SAM Galbraith's claim that the large PFI project for Glasgow schools means that ministers are well on their way to delivering their pledge to build or substantially renovate 100 schools by 2003 deserves comment. This suggests that very few will be built or substantially renovated anywhere else in Scotland.
Those few local authorities which are using PFI are all relying on "level-playing field" support - a sweetener from the Government which ensures that the additional costs of PFI fall on the general taxpayer not on the local authority.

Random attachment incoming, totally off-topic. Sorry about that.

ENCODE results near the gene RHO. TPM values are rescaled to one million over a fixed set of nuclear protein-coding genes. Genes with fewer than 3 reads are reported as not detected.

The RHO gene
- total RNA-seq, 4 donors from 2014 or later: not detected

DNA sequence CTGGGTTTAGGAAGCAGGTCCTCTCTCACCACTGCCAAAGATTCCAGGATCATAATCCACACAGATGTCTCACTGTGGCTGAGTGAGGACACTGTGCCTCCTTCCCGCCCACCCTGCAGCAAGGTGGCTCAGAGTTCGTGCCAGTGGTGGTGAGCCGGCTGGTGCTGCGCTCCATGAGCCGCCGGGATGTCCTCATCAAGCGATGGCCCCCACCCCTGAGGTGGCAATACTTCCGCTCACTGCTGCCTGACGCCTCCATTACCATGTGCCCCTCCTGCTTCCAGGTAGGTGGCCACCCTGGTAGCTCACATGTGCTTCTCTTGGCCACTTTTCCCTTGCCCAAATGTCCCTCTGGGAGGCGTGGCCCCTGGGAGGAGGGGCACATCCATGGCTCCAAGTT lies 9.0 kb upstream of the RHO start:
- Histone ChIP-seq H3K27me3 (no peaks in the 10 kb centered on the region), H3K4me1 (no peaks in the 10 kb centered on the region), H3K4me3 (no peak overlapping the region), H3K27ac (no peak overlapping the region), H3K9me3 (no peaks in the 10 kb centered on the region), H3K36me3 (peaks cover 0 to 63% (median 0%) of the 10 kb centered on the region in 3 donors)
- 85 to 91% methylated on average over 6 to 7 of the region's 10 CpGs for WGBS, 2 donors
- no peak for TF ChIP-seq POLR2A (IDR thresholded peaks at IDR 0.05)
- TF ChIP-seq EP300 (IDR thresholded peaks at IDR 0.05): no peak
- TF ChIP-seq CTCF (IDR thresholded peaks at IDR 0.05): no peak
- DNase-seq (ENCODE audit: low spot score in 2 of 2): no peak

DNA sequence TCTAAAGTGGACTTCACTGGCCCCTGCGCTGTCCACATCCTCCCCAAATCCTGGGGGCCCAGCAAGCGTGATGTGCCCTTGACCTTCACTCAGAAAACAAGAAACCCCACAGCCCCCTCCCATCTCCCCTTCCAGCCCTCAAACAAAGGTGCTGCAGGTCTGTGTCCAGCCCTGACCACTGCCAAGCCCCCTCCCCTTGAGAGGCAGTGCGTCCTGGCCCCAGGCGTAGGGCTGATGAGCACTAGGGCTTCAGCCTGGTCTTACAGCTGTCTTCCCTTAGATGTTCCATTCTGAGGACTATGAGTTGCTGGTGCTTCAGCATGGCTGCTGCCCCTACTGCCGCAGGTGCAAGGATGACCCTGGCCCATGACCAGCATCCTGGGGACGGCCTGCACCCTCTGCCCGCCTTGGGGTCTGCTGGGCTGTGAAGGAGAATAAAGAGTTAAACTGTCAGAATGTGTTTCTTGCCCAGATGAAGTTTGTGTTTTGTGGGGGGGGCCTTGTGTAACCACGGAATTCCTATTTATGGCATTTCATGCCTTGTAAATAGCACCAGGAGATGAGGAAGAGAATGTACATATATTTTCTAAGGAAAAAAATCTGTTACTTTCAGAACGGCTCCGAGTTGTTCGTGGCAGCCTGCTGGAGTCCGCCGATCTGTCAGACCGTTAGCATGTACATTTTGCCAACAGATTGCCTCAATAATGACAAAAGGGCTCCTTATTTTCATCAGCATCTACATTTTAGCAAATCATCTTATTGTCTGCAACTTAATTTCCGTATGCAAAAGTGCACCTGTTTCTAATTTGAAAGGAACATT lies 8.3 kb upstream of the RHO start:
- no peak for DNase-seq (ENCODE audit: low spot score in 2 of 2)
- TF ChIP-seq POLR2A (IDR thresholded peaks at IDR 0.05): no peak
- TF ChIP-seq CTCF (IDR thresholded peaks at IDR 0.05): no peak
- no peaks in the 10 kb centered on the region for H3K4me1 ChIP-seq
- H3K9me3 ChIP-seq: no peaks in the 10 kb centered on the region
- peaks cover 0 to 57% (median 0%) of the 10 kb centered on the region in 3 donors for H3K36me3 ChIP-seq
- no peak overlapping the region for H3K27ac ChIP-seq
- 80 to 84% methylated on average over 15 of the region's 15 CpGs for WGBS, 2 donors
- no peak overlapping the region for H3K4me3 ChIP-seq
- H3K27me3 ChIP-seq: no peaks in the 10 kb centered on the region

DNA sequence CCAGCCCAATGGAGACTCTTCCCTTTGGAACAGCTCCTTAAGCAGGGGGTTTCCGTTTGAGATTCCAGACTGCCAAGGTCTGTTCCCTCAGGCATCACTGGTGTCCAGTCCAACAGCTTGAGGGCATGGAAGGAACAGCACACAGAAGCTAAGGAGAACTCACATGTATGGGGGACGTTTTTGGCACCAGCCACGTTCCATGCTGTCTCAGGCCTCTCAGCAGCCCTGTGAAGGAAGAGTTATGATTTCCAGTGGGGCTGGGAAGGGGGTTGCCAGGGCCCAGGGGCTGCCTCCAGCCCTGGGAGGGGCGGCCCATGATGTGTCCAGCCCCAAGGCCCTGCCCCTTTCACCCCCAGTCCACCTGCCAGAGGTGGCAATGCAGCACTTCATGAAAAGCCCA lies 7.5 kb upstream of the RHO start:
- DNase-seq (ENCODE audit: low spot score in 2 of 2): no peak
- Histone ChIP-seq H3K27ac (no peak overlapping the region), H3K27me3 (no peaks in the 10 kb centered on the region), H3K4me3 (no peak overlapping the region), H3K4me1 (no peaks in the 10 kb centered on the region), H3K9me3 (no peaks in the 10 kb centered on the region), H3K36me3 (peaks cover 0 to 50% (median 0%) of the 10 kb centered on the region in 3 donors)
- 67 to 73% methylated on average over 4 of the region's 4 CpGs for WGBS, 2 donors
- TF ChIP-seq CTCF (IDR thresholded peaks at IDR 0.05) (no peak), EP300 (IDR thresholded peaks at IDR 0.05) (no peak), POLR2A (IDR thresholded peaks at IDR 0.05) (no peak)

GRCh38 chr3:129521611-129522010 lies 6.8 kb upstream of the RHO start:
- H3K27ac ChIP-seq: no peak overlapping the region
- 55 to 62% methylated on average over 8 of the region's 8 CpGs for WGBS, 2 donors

A moment's reflection will allow your readers to conclude that, if such a subsidy were equally available to all local authorities, then the burden on the taxpayer would be beyond the wildest nightmares of Iron Chancellor Gordon Brown. A second moment's reflection might suggest that it would suit everybody, except those who profit from PFI, if no more such schemes were subsidised and conventional borrowing, known to be cheaper, was increased to the equivalent extent to allow more new schools to be built for less.
Janet Law, Blackford Lodge, Blackford, Perthshire